'It is my job to expand Ireland’s footprint in Myanmar'

After a long career in Ireland’s Department of Foreign Affairs, Mr Brendan Rogers took up the post of ambassador to Thailand and Myanmar in 2014, presenting his credentials to President U Htin Kyaw in April 2016.

A regular visitor to Myanmar in the time since, ambassador Rogers spoke to Frontier about his time in the country, the Irish expatriate community and the St Patrick’s Day celebrations planned for later this month.

What do you hope to achieve here in Myanmar during your term?

Although Ireland and Myanmar have a similar colonial history, many of Ireland’s great authors are known in Myanmar, and State Counsellor Daw Aung San Suu Kyi is so well known in Ireland, we still have a journey to go in deepening relations between our countries.

It is my job to expand Ireland’s footprint in Myanmar. This means facilitating the expansion of trade between our countries, building cultural links, promoting tourism, facilitating people-to-people contacts, and generally deepening understanding at every level.

Although I am not a resident in Myanmar I hope to very regularly visit this beautiful country and engage with the leaders and people, and also of course the small Irish community in Myanmar. And of course I would like to see more Irish businesspeople engaging economically with Myanmar, and lots of Irish tourists visiting.

What have been some of the pleasant or surprising experiences you’ve had during your visits to Myanmar?

In Ireland and in our language we have a saying: “Céad Míle Fáilte”, a Hundred Thousand Welcomes. We believe that the Irish are one of the most welcoming people in the world. Well, I must say I also received a Hundred Thousand Welcomes here in Myanmar. I found so many people friendly, welcoming, open and generous with their time.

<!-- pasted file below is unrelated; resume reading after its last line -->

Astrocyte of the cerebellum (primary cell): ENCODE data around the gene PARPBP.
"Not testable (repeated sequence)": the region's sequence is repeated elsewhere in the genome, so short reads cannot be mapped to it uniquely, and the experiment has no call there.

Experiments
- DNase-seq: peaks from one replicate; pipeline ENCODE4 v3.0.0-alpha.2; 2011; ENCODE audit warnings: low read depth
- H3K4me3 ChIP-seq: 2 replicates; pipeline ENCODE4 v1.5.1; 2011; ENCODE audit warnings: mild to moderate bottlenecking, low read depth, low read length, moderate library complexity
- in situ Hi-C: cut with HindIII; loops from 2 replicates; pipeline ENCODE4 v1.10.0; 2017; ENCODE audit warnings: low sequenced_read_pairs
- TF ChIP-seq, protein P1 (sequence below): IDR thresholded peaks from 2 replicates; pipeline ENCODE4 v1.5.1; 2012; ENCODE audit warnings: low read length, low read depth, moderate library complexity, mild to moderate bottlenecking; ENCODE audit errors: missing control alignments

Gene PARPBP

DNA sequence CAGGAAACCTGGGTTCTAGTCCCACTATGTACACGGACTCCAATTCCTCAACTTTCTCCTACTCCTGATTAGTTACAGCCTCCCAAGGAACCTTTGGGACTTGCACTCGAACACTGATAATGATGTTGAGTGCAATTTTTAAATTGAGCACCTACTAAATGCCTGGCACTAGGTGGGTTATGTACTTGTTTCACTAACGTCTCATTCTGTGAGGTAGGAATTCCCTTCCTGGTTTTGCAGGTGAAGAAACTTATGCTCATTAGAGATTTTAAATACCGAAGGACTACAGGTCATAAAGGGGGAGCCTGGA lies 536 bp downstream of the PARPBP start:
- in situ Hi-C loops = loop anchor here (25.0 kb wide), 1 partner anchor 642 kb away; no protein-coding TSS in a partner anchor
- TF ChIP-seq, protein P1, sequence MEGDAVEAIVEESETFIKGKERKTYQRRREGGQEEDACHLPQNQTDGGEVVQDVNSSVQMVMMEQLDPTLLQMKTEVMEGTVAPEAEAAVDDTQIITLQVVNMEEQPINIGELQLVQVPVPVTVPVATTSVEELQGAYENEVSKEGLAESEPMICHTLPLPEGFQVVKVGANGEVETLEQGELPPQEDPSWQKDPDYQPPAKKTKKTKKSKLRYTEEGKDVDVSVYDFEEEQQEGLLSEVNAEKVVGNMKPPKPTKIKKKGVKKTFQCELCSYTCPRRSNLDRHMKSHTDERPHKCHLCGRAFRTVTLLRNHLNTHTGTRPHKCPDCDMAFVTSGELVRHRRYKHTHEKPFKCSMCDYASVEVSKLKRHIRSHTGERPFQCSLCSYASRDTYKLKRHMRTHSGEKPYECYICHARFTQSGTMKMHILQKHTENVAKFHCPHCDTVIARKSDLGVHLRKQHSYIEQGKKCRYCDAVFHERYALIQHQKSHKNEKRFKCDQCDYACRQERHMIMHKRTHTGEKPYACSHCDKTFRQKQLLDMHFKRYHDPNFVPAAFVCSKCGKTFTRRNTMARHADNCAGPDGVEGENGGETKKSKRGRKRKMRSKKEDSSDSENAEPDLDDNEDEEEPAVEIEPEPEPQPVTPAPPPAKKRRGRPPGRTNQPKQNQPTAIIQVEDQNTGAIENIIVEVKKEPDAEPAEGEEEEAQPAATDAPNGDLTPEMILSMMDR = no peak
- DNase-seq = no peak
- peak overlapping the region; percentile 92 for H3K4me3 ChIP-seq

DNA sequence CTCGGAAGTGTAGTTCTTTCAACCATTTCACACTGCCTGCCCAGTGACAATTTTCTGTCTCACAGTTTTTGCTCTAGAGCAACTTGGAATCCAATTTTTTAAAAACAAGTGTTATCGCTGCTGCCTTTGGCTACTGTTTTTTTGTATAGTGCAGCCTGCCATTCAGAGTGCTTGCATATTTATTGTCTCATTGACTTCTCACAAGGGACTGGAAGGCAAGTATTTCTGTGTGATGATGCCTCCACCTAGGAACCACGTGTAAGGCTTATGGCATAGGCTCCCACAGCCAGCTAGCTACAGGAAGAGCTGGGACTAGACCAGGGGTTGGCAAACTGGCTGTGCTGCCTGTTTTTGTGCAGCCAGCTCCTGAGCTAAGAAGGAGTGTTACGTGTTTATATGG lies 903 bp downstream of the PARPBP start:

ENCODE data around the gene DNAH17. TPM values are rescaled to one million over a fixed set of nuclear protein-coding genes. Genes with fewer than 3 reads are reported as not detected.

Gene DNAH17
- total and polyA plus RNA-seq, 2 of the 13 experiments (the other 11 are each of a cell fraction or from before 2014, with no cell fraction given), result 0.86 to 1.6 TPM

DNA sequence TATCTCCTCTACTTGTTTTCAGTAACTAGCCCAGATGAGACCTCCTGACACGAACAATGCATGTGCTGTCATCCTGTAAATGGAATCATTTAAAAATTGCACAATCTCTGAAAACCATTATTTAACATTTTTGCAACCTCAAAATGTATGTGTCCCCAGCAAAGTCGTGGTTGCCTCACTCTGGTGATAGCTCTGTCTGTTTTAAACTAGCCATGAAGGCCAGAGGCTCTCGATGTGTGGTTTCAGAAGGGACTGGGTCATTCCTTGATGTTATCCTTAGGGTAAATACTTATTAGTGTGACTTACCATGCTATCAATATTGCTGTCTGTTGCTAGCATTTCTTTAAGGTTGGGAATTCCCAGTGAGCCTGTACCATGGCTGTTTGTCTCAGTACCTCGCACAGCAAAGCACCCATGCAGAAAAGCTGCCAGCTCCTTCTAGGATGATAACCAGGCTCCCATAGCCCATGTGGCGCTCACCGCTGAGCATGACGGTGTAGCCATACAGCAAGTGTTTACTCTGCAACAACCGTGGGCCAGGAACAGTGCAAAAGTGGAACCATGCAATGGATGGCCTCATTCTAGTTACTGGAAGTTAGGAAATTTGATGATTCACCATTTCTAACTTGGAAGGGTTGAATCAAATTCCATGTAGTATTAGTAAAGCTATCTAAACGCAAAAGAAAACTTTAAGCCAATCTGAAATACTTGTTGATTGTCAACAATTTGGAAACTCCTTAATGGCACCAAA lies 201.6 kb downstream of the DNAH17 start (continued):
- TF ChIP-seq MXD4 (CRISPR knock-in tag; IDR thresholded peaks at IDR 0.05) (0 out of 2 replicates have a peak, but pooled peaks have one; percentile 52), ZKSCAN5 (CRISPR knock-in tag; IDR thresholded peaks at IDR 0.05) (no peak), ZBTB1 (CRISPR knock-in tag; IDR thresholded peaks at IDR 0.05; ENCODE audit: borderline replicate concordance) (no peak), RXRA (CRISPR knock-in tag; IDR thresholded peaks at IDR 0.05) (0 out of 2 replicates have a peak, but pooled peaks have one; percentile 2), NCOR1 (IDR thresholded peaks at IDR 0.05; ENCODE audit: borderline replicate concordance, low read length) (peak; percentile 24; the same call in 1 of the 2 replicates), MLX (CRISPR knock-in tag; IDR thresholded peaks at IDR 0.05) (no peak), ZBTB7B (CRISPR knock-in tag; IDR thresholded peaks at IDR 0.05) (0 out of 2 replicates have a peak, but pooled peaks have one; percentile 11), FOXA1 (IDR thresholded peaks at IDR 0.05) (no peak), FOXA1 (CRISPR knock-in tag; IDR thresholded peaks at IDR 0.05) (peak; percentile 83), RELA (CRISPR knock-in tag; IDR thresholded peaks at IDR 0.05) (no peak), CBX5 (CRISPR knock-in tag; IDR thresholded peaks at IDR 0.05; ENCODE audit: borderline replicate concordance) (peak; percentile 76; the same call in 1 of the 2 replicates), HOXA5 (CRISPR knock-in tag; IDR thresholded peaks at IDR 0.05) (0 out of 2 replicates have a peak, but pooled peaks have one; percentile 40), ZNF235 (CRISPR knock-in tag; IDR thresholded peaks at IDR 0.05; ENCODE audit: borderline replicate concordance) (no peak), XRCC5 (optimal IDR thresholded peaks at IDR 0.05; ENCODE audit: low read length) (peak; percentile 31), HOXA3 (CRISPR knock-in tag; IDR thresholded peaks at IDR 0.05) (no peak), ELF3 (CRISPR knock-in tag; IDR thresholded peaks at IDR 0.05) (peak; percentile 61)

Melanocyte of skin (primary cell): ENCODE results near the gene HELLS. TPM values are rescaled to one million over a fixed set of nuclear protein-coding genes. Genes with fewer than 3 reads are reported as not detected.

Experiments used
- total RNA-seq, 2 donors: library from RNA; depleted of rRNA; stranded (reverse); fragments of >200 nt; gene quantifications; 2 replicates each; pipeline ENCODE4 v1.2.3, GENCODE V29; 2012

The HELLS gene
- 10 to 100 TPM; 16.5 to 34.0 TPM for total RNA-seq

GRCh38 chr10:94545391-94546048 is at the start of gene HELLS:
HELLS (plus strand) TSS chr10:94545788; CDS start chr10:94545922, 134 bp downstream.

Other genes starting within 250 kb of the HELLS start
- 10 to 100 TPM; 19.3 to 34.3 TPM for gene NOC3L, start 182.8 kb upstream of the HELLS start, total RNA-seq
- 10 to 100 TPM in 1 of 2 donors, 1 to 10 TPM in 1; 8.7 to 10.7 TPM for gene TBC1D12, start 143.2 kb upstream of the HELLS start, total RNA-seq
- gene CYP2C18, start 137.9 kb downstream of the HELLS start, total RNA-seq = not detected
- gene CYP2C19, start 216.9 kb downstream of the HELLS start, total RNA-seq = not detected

There is a great energy surging through Yangon and I love walking about and visiting some of the markets. I have visited Myanmar four times in the last eight months and my colleagues have been here as well. And I am looking forward to travelling beyond Yangon and Nay Pyi Taw.

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The Irish community in Myanmar is small. But they are vibrant and also welcoming. They are working in business. They are working with NGOs and with the UN. They are teaching. Being a small community, they link well together. They are also delighted to have an active embassy presence. In Thailand we have a large Irish presence and an active community, and we are building this in Myanmar.

What should we expect from St. Patrick’s Day this year?

Already in 2017 plans are advanced to celebrate the feast of St. Patrick, our national saint. There will be a function on March 25 that will bring together the Irish, the friends of the Irish and those who would like to be Irish for a day. Or longer. We can expect some Irish music from musicians who are travelling from Dingle on the southwest coast of Ireland, good Irish food and lots of laughter and fun (or “craic” as we call it).

The Irish embassy’s St Patrick’s Day celebration will be held at Penthouse in Sanchaung from 7:30pm on March 25. Entry is free and all are welcome.

By Frontier

By Frontier

In-depth, unbiased coverage of Myanmar in an era of transition. Our fortnightly English language print magazine is published every other Thursday, with daily news updates online.
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